“Keep your sense of positivity, observe and learn but don’t be intimidated as if that will close down opportunities.”

“The world is always changing. The idea you can map out a career ten or 15 years is not true, you have to keep flexibility in your mind and approach.”

“The place you thought you would get a job, that may not be the case. Think what you enjoy and what you like doing. Think what competencies or skills you have. Be less predetermined in what those opportunities might be.”

“Be open mind and absorb what you can. Recruitment is a two-way thing. It’s not just what you have to do to get an opportunity, it’s asking yourself, can be at my best in that organisation?.”

Lessons from Leaders

Mark McCormack, Head of Technology at Aflac 

“Problem-solving is one of the most important skills you can develop for any career. It’s what separates us from the computers; that and empathy – and the craic.”

“I might work with computers but it’s the people that make the work interesting and fun.”

“You learn that the things that make you successful in one part of your career are not necessarily the things that make you successful later on. You have to learn and adapt. If you are not learning, then you are probably not enjoying yourself.”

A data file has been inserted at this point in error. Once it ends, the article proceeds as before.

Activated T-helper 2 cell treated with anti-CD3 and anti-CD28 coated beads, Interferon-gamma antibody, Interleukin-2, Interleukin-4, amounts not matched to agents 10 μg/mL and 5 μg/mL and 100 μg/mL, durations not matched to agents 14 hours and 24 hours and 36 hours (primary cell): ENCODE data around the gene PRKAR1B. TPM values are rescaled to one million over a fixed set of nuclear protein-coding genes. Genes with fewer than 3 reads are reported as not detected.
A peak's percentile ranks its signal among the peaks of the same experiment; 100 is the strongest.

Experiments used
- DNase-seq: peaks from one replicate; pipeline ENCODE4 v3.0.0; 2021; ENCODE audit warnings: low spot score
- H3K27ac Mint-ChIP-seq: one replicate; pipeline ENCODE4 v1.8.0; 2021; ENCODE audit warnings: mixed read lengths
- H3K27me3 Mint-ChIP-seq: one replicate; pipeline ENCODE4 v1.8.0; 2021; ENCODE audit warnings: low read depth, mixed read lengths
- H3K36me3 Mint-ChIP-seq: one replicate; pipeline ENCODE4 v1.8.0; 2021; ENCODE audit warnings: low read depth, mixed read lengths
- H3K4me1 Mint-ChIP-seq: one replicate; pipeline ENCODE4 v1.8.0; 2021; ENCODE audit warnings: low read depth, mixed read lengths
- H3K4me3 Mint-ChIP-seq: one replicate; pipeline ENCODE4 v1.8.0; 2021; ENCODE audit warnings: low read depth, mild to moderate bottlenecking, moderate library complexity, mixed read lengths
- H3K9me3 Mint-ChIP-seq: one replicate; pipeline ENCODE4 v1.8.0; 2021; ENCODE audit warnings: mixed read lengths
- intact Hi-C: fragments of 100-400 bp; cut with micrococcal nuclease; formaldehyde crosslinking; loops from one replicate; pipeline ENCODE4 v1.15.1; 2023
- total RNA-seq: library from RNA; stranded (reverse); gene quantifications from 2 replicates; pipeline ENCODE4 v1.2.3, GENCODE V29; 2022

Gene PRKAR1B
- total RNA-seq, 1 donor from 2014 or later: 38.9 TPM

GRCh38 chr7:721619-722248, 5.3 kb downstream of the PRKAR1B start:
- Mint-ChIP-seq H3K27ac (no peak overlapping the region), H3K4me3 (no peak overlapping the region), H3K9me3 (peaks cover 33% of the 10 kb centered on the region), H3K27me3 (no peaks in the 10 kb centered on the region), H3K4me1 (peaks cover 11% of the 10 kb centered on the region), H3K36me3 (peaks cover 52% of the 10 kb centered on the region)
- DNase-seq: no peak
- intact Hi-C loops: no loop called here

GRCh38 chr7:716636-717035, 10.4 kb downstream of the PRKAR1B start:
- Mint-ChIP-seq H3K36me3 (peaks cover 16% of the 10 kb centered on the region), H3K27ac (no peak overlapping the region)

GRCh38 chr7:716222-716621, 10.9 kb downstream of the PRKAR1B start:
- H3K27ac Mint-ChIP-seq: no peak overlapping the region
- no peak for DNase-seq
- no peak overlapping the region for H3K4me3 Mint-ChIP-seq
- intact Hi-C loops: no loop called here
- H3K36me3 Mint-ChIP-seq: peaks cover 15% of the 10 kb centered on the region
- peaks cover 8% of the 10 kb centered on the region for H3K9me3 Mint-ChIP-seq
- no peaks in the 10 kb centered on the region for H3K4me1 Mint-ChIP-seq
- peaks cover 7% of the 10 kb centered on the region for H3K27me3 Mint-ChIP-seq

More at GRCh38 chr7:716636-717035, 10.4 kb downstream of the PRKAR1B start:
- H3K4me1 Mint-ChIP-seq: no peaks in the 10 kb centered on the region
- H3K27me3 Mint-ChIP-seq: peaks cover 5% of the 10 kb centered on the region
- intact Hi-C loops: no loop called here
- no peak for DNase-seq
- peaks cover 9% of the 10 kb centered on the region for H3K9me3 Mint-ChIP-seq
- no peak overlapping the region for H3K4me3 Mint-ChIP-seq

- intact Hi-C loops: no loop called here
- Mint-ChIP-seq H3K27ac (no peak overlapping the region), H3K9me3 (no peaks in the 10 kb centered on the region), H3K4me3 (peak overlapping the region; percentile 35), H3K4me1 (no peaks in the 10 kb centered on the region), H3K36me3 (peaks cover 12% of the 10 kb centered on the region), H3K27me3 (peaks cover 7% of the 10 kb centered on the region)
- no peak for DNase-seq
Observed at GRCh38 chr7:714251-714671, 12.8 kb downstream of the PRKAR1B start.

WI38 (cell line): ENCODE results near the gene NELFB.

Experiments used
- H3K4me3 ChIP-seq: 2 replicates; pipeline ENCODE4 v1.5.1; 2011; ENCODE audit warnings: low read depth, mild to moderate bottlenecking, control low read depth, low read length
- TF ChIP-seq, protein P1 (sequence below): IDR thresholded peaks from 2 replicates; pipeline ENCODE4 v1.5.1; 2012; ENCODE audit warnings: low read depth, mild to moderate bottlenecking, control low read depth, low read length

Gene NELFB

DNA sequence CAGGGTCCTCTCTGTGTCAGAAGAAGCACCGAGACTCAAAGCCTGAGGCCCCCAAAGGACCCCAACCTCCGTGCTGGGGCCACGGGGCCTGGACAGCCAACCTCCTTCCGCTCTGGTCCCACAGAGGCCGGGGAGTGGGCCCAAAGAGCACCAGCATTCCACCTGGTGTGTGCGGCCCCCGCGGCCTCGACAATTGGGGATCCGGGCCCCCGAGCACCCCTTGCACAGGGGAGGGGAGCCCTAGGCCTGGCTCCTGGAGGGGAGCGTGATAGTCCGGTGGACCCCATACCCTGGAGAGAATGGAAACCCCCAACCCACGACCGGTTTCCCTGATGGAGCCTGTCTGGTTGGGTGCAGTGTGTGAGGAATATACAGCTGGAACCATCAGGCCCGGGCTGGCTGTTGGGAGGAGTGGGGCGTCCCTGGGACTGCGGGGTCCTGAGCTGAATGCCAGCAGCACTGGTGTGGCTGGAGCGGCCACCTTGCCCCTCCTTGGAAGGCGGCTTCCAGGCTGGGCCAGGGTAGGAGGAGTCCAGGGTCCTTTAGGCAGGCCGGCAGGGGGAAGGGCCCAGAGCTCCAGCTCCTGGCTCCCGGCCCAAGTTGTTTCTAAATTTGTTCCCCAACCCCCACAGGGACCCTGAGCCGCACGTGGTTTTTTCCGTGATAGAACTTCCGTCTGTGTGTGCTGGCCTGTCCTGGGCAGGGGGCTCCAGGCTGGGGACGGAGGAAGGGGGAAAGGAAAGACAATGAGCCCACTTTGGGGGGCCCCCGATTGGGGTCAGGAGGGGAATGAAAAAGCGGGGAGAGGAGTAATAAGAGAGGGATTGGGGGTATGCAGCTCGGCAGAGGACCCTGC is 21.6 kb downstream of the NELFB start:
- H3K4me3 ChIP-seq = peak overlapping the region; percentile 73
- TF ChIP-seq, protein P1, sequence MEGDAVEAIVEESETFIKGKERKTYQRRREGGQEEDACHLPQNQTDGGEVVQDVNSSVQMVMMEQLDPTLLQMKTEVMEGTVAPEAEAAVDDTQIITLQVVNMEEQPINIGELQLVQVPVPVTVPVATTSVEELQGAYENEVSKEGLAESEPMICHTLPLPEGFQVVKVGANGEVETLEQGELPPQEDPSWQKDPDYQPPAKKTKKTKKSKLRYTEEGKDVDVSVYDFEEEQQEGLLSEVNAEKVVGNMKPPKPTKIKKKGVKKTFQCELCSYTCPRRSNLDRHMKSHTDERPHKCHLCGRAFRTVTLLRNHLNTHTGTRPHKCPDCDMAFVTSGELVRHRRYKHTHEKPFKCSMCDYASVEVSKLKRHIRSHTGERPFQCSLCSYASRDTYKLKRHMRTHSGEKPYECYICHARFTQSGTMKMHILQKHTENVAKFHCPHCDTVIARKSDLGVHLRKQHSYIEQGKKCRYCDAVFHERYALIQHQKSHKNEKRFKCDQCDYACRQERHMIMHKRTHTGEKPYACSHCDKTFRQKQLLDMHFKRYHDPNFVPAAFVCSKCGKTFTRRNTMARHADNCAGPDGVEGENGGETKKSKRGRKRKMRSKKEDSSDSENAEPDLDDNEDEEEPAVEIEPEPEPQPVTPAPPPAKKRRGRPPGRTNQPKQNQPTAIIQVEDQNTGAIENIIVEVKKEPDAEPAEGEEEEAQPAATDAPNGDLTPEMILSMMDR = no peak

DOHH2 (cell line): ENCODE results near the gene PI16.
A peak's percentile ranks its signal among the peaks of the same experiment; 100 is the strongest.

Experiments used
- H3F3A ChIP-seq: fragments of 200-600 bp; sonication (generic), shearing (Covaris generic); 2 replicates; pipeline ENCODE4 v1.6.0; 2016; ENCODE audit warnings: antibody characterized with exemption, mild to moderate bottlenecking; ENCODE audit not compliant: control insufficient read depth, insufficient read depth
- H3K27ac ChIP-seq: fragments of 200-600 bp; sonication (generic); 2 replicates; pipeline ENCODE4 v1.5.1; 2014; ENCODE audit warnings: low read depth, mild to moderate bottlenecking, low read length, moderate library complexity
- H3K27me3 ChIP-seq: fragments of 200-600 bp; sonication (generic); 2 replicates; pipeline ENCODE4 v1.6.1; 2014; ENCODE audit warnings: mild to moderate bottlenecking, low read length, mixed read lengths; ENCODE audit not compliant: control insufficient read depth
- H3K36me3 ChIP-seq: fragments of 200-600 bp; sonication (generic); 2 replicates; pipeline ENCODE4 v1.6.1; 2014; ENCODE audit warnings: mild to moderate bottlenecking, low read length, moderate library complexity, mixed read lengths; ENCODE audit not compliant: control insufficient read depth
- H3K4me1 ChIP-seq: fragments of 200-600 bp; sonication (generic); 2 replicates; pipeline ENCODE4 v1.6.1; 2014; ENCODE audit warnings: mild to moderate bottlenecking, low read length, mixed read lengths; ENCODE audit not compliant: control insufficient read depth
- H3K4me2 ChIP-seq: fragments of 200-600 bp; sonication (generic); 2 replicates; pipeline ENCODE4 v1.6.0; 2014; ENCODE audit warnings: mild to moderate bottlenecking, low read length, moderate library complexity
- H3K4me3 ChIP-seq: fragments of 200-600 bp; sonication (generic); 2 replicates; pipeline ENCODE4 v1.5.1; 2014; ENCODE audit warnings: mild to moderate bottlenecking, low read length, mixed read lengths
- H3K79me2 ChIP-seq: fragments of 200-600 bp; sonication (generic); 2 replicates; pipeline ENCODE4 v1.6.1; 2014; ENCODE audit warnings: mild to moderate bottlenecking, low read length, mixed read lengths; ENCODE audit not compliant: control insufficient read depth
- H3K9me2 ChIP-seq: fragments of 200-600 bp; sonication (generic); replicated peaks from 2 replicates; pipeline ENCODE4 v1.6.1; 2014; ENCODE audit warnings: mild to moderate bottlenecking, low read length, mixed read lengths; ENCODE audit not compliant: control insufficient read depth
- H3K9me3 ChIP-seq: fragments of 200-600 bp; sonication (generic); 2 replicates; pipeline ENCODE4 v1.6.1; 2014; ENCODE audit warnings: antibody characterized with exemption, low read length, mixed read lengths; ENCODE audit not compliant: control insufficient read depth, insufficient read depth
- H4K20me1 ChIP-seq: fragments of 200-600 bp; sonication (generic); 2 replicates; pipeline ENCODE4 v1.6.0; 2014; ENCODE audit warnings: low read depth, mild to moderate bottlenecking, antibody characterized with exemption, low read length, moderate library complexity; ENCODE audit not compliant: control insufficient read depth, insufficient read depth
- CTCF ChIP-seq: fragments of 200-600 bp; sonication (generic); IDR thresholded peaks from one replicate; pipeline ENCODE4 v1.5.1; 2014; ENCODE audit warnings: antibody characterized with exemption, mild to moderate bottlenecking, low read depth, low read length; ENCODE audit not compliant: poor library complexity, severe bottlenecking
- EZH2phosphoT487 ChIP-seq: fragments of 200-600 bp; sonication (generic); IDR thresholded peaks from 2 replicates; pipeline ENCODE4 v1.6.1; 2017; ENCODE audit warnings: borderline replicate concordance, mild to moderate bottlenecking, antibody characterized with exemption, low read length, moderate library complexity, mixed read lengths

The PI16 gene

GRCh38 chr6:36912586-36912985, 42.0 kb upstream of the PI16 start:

“We look for three things: adaptability, resilience and reinvention.”

“Stay flexible, keep learning and find some good people to work with and you can’t go wrong.”

Lessons from Leaders

Mark Dougan, Director, Prince’s Trust NI

“Courageous leaders are stepping up every single day in NI: teachers, nurses, youth workers, business professionals and young people like yourselves… you are quite literally being made into a leader as a result of this crisis.”

“Lead with courage with a small l.”

“The only thing certain is uncertainty. We have to learn to co-exist with uncertainty.”

“You are courageous leaders in the making and at this moment you need to intentionally decide to get in the game.”

“Yes, it’s challenging and you will make mistakes but the more you do, the more rewarding it becomes as you develop your skills as an effective leader.”

“Everyone is struggling with different challenges and none of those challenges outrank others. Think intentionally how you enable others to lead with courage; set them goals and give them clarity that they need to be courageous leaders in their own right and they will bring their best selves to work every day.”

“Be curious. Ask questions, lots of questions. There is no such thing as a stupid question.” 

Missed a presentation or workshop?

You can re-watch on our past events page here:

https://www.qub.ac.uk/directorates/sgc/careers/careers-events/pastevents/